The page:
May 6-12 is National Nurses Week, a time to recognize the professional contributions of nurses in delivering exceptional care to those in need.
Hospice nurses take on a critical role in caring for terminally ill patients and their families. Comfort is a hospice nurse’s primary focus and advocating for patients is always their number one priority. Hospice of the Red River Valley registered nurses (RNs) are specially trained in pain control and symptom management. They provide exemplary patient-centered care guided by the individual’s wants and needs.
In honor of National Nurses Week, we spoke with Hospice of the Red River Valley RN Judy Hendry—who works with patients in and around Grand Forks, Crookston and Thief River Falls areas—about the distinct role of a hospice nurse and her experience providing care and support to our patients and their families.
What is your background and what brought you to Hospice of the Red River Valley?
I’ve been a nurse for 28 years. I worked in a hospital setting for 18 years and for a private practice nephrologist for five years. Most of my hospital work was with oncology and renal patients, and I liked to take care of those people. I liked to “fluff up” the patients, make them feel good and look good. I always said when I retired I was going to be a hospice volunteer. I didn’t have to wait for retirement because I saw an opening for an RN with Hospice of the Red River Valley in Grand Forks, and here I am six years later. I love it!
From a nurse’s perspective, what does a patient visit looks like?
I start each visit by asking the patient what has been going on since we last saw each other. I want to hear what’s been happening and what questions the person has from their perspective. After we visit for a bit, I complete my clinical tasks: check their heart rate, blood pressure, do my assessment and so on.
I also spend time reviewing the person’s medications to make sure no adjustments are needed. If there are any symptom management issues, I call our medical director or a nurse practitioner and review the symptoms with them over the phone to determine if any medication changes need to be made. If I get orders or changes, I write them down for the people because it’s hard to remember everything. We often fill their pill boxes and encourage them to call if they need anything. Then we usually make a plan for our next visit.
What makes being a hospice nurse special?
It’s the most rewarding work I’ve ever done. It’s very humbling. I look at it as an honor to go into people’s homes, wherever their home may be, during such an important point in their lives. People are vulnerable at the end of their lives and to let us into their homes and their lives at that time is pretty amazing. This is the best job I’ve ever had. It will be my last job because I don’t want to do anything else.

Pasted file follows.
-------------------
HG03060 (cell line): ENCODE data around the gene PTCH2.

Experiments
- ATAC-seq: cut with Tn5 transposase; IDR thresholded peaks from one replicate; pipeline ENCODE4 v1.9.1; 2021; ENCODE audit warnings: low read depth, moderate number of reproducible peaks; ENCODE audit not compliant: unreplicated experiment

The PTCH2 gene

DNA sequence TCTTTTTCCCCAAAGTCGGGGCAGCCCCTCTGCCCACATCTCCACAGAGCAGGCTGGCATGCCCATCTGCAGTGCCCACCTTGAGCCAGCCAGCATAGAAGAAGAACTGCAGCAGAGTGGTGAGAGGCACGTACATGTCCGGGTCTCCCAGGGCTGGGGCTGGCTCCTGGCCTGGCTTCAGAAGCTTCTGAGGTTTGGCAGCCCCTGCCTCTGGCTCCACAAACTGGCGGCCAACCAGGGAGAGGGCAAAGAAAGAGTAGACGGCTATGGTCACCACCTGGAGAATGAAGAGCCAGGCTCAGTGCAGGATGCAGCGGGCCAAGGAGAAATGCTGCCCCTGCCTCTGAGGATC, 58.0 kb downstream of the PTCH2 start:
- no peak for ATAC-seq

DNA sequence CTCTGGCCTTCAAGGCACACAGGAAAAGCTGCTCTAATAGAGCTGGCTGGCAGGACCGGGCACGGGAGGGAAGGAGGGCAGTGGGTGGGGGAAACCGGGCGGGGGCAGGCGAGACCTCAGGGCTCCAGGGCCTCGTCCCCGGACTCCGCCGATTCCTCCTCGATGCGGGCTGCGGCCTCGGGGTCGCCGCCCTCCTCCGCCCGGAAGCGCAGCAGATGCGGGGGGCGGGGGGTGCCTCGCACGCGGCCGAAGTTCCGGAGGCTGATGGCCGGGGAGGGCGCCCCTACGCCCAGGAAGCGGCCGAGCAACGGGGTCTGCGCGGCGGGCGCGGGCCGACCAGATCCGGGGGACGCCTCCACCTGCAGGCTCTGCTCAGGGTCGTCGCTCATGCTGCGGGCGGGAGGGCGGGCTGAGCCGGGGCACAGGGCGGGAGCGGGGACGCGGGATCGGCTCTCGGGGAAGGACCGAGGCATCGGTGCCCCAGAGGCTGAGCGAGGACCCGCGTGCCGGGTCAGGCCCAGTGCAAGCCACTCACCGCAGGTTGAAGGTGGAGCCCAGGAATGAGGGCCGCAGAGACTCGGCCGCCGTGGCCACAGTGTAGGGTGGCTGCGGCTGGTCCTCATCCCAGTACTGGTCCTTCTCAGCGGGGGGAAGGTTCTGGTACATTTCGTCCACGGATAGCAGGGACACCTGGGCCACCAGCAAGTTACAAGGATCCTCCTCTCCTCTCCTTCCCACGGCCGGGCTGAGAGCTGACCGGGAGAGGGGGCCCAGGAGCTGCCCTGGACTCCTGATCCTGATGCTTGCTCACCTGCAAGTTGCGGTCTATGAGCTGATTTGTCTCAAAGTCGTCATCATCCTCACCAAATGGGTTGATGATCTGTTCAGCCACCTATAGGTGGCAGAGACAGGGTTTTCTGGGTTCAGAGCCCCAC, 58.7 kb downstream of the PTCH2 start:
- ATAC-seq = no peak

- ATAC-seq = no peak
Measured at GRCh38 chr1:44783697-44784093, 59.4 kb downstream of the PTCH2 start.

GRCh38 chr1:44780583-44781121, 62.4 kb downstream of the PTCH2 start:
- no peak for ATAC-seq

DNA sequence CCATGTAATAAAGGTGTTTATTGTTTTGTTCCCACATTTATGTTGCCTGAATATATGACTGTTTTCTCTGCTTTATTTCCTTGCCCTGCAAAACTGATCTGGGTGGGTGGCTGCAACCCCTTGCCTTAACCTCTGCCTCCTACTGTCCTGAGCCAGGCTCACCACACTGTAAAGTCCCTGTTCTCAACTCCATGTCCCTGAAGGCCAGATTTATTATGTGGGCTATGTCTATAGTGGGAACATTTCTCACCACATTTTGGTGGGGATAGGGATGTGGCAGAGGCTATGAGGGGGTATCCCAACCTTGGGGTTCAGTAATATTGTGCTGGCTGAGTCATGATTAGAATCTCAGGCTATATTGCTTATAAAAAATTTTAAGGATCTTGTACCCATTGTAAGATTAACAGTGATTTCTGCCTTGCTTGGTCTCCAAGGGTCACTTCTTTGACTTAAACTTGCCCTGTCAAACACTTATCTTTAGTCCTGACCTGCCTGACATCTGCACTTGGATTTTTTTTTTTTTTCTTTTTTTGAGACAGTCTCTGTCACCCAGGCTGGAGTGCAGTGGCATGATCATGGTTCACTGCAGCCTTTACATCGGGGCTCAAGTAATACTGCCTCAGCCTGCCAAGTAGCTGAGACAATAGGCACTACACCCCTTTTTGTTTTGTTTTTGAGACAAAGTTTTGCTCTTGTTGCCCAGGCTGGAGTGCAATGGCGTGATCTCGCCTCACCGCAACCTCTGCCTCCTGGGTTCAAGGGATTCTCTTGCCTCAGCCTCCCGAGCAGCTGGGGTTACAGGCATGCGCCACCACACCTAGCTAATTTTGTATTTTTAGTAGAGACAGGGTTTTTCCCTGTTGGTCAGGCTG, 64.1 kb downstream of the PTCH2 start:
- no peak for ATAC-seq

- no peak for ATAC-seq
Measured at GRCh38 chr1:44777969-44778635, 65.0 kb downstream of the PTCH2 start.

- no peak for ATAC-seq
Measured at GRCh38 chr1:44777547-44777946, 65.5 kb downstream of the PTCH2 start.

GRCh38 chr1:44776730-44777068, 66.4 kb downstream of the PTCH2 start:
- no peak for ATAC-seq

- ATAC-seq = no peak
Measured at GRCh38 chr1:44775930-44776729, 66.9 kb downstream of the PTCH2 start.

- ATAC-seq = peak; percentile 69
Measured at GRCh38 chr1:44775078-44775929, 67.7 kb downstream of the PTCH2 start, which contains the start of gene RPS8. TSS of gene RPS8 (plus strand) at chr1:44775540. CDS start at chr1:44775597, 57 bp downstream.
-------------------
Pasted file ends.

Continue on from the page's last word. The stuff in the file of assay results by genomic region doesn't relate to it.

What qualities make a good hospice nurse?
- Problem solver
- Independent thinker
How has working at Hospice of the Red River Valley impacted you personally?
I’ve learned a lot about what hospice can do for families—keeping people comfortable and letting them die with dignity. We all have people getting older and have to deal with different struggles. It made me look at my life and my family. Working at Hospice of the Red River Valley has helped open up the dialogue about death with my parents and family. For a lot of people the topic does not come easy. I have a big immediate family, and I bring it up all of the time. It makes some people uncomfortable, but we talk about it anyway.
What do you wish people knew about hospice?
It’s not giving up hope; it’s about embracing the next phase. The most common thing we hear is, “We wish we would have called Hospice sooner.” It can be scary. I often tell people nobody is ever happy to see me walk through the door because I’m not just “Judy,” I’m “Hospice.” But by the time I leave, there is usually such a sense of relief because there is help. It’s different than any other medical care. There is a time and a place for everything. This is our area of expertise. I tell people it’s a hard phone call to make, but after that first visit, they realize they have someone to call and they are not alone.
How do you spend your spare time?
I love spending time with my family. I’ve been married for 27 years. We have two kids, a son (24) and daughter (22). We have a lake place and do a lot of fishing. I like to read, especially psychological thrillers, and go walking.